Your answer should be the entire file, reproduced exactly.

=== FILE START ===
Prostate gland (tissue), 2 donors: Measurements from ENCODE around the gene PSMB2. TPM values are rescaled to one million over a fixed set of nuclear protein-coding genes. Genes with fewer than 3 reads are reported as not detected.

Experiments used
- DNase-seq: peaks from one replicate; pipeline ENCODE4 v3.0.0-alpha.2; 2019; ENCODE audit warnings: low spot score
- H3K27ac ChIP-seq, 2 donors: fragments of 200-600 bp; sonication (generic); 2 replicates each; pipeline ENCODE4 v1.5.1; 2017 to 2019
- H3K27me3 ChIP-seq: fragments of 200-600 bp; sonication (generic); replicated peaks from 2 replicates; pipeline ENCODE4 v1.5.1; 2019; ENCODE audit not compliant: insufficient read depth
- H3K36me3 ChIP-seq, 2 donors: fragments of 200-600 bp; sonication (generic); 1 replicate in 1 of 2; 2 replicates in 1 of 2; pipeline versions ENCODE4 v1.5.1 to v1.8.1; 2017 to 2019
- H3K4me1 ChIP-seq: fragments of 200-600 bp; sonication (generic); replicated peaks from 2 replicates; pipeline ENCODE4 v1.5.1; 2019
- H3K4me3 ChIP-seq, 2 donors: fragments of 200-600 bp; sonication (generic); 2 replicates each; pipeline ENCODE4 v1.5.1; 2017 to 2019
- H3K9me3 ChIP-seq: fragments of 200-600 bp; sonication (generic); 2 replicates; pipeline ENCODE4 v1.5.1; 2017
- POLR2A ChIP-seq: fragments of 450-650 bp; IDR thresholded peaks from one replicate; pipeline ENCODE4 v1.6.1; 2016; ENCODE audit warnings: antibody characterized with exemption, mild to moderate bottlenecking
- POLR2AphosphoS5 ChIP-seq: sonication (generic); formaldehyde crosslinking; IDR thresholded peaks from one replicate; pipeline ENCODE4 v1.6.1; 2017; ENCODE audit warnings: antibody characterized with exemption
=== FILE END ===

Prostate gland (tissue), 2 donors: Measurements from ENCODE around the gene PSMB2. TPM values are rescaled to one million over a fixed set of nuclear protein-coding genes. Genes with fewer than 3 reads are reported as not detected.

Experiments used
- DNase-seq: peaks from one replicate; pipeline ENCODE4 v3.0.0-alpha.2; 2019; ENCODE audit warnings: low spot score
- H3K27ac ChIP-seq, 2 donors: fragments of 200-600 bp; sonication (generic); 2 replicates each; pipeline ENCODE4 v1.5.1; 2017 to 2019
- H3K27me3 ChIP-seq: fragments of 200-600 bp; sonication (generic); replicated peaks from 2 replicates; pipeline ENCODE4 v1.5.1; 2019; ENCODE audit not compliant: insufficient read depth
- H3K36me3 ChIP-seq, 2 donors: fragments of 200-600 bp; sonication (generic); 1 replicate in 1 of 2; 2 replicates in 1 of 2; pipeline versions ENCODE4 v1.5.1 to v1.8.1; 2017 to 2019
- H3K4me1 ChIP-seq: fragments of 200-600 bp; sonication (generic); replicated peaks from 2 replicates; pipeline ENCODE4 v1.5.1; 2019
- H3K4me3 ChIP-seq, 2 donors: fragments of 200-600 bp; sonication (generic); 2 replicates each; pipeline ENCODE4 v1.5.1; 2017 to 2019
- H3K9me3 ChIP-seq: fragments of 200-600 bp; sonication (generic); 2 replicates; pipeline ENCODE4 v1.5.1; 2017
- POLR2A ChIP-seq: fragments of 450-650 bp; IDR thresholded peaks from one replicate; pipeline ENCODE4 v1.6.1; 2016; ENCODE audit warnings: antibody characterized with exemption, mild to moderate bottlenecking
- POLR2AphosphoS5 ChIP-seq: sonication (generic); formaldehyde crosslinking; IDR thresholded peaks from one replicate; pipeline ENCODE4 v1.6.1; 2017; ENCODE audit warnings: antibody characterized with exemption